the ARTistry of ARThistory occasionally done ARTfully

Reims Cathedral, Part I

Posted by gninja on May 28, 2006


Reims Cathedral. A mess. At first glance this massive, looming cathedral is just a melange of, well, a lot. And it is. It's swallowed by its own sculpture, which is crammed into and onto every available exterior surface. The cathedral has attracted scholarly attention since the beginning of the twentieth century, and monographs on it were periodically published up until the 1990s. What's remarkable about the literature on the church is just how unremarkable it is. Documents from the 13th century tell us about the long and controversial progress of the cathedral's construction (from May 6, 1210 to about 1290), and there are ample references to the social upheaval that halted progess in 1233– the towspeople rebelled against the clergy who had been milking construction donations out of them for years. But, with the exception of some apathetic references to this revolt and one article by Barbara Abou-el-Haj, the scholarly literature on Reims has remained boringly focused in matters of chronology. That is to say: which sculptures were carved first and the order in which they were installed on the facade. Boring. Intellectually narrow.

So. After researching the sculpture on Reims Cathedral I noticed that trying to determine the "correct" dates of the sculpture adorning it ignores what would have been important to the medieval viewers of this church. Instead of trying to find some grand, unified, completely organized scheme governing the sculptural program of the church, I chose to work within the framework of medieval artists and designers, who had an exponentially more flexible notion of unity than ours.

In short, I looked to medieval literature for answers. If, as many medieval philosophers and writers claimed, the church could be read as a book, and if preachers treated the church sculpture as visual aids to their sermons, why not compare the church to a piece of contemporaneous literature? So, I did. And, unsurprisingly, it works.

For example:

Repetition. Throughout the sculpture of the chruch we see certain figures or themes repeated. Like this:

These are both sculptures of Calixtus, a third century saint, persecuted and martyred by the Romans. But why have two different sculptures of him on the same church? Nothing from the sculpture of Reims tells us why– and certainly, knowing the order in which they were installed doesn't help us. But I would argue that conventions from contemporaneous literature can provide an answer. As with medieval literature, modified redundance (such as a literary refrain that changes slightly with every repetition) served to remind the audience of an important theme or aspect of the story, but also to force them to consider that same theme or aspect from a different perspective. In this case, different significant facets of Calixtus' person and biography are emphasized according to the placement of his effigy.

On the left, Calixtus is surrounded by a cluster of sculptures that champion the place of Reims Cathedral within the history of Christianity. These sculptures combine images from the Old Testament, the New Testament, and current events (for example, portrayals of recent French kings) to decalre that the progress of Christianity throughout time includes its blossoming in France, and not just Rome and the Holy Land.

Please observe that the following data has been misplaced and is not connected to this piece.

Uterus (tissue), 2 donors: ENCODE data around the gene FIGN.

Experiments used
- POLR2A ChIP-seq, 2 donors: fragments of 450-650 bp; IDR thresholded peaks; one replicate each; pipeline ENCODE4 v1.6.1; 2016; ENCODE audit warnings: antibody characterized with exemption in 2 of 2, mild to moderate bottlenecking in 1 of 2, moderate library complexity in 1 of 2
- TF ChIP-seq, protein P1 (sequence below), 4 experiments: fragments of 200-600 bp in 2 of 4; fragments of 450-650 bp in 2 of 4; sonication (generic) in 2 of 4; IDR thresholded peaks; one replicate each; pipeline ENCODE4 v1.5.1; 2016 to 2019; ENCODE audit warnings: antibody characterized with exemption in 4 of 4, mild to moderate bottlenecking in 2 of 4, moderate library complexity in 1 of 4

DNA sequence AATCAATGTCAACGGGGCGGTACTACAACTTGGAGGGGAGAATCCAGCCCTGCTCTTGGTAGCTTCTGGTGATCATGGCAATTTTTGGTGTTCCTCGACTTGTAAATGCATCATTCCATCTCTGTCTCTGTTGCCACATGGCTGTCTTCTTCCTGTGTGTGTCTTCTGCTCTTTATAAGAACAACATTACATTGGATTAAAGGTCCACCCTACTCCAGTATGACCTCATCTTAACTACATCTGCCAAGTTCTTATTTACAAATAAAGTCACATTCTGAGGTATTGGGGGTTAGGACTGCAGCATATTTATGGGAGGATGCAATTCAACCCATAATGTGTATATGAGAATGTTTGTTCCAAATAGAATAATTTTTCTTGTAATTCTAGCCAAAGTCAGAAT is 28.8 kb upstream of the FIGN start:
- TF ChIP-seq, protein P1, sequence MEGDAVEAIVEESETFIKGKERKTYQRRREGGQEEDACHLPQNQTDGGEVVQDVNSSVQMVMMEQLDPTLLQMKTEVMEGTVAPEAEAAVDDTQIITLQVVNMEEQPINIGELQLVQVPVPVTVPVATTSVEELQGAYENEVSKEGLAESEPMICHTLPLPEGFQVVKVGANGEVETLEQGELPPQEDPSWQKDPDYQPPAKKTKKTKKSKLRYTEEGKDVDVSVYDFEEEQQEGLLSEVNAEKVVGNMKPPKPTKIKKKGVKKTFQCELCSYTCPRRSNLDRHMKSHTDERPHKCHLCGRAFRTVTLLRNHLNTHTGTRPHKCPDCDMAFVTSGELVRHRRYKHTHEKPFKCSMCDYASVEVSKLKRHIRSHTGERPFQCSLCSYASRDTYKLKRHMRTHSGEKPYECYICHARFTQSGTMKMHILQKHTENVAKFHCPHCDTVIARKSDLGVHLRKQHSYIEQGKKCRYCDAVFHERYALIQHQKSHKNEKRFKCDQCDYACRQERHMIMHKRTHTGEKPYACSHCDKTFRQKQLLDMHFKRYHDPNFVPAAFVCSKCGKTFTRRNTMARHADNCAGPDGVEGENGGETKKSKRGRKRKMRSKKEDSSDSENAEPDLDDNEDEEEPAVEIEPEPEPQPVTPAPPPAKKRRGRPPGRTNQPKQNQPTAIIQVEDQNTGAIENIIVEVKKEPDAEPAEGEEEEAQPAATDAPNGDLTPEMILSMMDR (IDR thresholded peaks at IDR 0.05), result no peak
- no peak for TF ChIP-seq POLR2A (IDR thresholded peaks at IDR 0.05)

On the right, we see Calixtus accompanied by a host of other local saints whose relics were housed at Reims. These images comprise a sort of advertisement for Reims Cathedral itself. In flaunting large and imposing statues of the saints whose prized relics Reims hostes, the building itself proclaims its own importance. And in so doing attempts to attract more pilgrims, or, more bluntly, the donations of more pilgrims.

I believe that, without this repetition, these two distinct natures of Calixtus (local saint and representative of Christianity's progression into France) would not be recognized. In the next post, I'll address another literary convention that crops up in the sculpture of this very messy building.

2 Responses to “Reims Cathedral, Part I”

  1. […] Several times in his article, Crossley denies the importance–and even the possibility–of locating an original intention in the meaning of a building. We simply can’t determine what was the aim of the many people who contributed towards the construction of, say, Reims Cathedral, no matter how much primary documentation we find. For one, as I mentioned in an earlier post, the structure took almost a century to construct. Imagine the Empire State Building taking from 1920 to 2000 to build. Do you think it would mean the same thing at the completion of its construction as it did when the ground was broken? Unlikely. Additionally, the primary documentation itself can’t be taken as any more reflective of an original intention as the building itself–also a form of primary documentation–is. There’s also the matter of determining where the primary documentation begins and ends, what gets included and excluded, and what is “truthful.” In short: looking for an original intention, a First Motivator in the construction of a building is a fool’s errand, whose success is only determined by the whims of the contemporary intellectual community. […]

  2. scarpe said

    Ich besichtige deinen Aufstellungsort wieder bald fur sicheres!

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